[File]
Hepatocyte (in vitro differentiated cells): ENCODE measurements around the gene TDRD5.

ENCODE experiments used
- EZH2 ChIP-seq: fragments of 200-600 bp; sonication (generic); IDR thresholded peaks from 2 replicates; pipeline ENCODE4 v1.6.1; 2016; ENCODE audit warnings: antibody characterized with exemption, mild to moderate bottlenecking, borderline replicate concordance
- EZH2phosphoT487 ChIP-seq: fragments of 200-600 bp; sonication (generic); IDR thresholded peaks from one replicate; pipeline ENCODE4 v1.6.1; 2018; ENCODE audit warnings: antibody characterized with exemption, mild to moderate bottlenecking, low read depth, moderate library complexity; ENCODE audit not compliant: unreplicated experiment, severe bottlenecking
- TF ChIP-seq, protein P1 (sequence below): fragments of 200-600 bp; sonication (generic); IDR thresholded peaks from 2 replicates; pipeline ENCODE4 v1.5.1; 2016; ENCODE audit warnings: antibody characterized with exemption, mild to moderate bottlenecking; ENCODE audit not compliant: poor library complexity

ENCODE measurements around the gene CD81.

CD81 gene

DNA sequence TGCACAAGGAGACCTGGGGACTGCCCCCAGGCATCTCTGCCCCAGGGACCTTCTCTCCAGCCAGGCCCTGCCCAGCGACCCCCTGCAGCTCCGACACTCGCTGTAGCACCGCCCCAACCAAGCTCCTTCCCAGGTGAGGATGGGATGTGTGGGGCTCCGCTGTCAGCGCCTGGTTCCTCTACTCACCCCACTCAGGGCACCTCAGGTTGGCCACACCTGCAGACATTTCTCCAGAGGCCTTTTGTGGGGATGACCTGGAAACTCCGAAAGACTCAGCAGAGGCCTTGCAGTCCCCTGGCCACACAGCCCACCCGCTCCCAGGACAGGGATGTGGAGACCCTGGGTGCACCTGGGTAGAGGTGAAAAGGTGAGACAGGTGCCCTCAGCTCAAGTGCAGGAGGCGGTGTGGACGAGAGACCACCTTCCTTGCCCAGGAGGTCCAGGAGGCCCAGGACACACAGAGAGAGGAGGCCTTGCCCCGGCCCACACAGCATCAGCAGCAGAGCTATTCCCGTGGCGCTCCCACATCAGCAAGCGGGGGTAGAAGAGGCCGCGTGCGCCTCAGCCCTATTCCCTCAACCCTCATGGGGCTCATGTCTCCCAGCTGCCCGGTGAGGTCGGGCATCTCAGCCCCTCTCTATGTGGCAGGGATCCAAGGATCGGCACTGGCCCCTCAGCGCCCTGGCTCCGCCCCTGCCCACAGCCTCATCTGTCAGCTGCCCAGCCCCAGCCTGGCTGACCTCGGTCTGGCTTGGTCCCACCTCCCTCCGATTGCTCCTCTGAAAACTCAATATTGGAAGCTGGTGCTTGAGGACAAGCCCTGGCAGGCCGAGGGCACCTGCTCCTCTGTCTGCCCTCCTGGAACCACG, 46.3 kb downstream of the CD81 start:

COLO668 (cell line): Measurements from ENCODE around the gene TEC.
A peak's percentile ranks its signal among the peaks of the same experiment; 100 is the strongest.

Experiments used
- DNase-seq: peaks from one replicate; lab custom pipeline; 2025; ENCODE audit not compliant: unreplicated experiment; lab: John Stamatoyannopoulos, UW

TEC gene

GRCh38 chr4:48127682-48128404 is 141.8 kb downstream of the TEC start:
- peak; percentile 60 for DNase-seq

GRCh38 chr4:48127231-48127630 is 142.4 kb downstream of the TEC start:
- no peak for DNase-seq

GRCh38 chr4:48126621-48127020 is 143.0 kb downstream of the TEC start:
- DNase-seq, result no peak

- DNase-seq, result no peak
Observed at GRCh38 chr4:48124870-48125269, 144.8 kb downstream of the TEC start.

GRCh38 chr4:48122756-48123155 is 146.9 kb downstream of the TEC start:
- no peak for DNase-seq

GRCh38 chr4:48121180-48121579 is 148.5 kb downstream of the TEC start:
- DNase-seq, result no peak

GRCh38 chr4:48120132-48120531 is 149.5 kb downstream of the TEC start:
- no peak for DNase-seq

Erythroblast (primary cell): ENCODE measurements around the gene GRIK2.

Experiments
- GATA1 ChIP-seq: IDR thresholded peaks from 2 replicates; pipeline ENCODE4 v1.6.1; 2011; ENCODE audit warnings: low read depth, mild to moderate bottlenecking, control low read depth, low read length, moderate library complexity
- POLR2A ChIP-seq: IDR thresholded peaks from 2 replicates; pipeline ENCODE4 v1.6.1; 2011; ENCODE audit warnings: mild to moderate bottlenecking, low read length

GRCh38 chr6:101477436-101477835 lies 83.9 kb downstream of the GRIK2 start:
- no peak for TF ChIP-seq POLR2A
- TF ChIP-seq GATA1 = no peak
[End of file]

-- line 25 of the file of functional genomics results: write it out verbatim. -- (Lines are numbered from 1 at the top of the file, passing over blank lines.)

- DNase-seq, result no peak